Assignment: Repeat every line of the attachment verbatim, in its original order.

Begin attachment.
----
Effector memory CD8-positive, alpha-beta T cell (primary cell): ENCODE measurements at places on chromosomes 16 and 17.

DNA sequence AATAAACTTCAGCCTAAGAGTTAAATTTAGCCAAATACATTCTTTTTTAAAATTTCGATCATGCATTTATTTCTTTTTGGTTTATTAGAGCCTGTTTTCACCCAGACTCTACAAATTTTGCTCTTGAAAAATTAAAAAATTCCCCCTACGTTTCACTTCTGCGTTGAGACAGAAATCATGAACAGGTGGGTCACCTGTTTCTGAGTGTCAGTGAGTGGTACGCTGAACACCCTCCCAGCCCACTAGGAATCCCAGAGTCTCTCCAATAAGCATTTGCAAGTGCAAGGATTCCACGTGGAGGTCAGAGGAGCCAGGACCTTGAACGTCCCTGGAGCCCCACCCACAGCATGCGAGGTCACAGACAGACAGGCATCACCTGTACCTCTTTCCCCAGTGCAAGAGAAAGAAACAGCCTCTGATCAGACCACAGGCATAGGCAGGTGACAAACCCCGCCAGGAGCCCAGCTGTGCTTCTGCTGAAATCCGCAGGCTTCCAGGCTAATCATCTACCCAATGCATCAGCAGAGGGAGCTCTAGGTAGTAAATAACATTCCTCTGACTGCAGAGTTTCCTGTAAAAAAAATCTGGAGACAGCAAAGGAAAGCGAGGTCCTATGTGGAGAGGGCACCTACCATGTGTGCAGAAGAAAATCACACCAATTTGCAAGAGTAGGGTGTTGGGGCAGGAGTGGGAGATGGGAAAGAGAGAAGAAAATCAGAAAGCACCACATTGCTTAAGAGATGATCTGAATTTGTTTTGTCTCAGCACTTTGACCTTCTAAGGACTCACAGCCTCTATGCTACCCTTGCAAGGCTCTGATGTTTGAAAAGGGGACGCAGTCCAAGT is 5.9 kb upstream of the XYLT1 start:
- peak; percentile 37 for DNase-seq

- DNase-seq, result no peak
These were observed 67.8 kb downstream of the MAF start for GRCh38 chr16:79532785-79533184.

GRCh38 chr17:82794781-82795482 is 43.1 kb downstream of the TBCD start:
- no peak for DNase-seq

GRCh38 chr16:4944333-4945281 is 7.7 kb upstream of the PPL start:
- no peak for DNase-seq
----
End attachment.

Effector memory CD8-positive, alpha-beta T cell (primary cell): ENCODE measurements at places on chromosomes 16 and 17.

DNA sequence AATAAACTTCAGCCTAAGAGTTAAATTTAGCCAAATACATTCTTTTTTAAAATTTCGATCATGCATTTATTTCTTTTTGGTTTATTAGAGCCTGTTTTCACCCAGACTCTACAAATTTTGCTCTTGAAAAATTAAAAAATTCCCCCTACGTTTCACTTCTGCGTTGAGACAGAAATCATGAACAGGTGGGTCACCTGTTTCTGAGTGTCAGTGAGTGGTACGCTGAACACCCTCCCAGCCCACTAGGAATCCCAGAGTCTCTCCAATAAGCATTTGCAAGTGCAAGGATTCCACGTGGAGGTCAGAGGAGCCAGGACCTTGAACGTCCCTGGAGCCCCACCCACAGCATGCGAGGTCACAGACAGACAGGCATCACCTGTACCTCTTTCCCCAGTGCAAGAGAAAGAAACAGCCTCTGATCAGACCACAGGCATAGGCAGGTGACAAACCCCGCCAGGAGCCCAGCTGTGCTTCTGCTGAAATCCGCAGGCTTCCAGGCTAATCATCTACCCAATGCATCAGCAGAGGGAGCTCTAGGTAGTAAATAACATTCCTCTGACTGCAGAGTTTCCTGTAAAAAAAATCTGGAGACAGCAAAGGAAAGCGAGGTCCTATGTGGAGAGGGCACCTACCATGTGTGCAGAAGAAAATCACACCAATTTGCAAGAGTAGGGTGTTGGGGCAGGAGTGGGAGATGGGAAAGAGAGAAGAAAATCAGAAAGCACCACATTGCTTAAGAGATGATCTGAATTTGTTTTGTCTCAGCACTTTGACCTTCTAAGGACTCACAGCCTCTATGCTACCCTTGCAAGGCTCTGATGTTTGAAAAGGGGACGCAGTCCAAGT is 5.9 kb upstream of the XYLT1 start:
- peak; percentile 37 for DNase-seq

- DNase-seq, result no peak
These were observed 67.8 kb downstream of the MAF start for GRCh38 chr16:79532785-79533184.

GRCh38 chr17:82794781-82795482 is 43.1 kb downstream of the TBCD start:
- no peak for DNase-seq

GRCh38 chr16:4944333-4945281 is 7.7 kb upstream of the PPL start:
- no peak for DNase-seq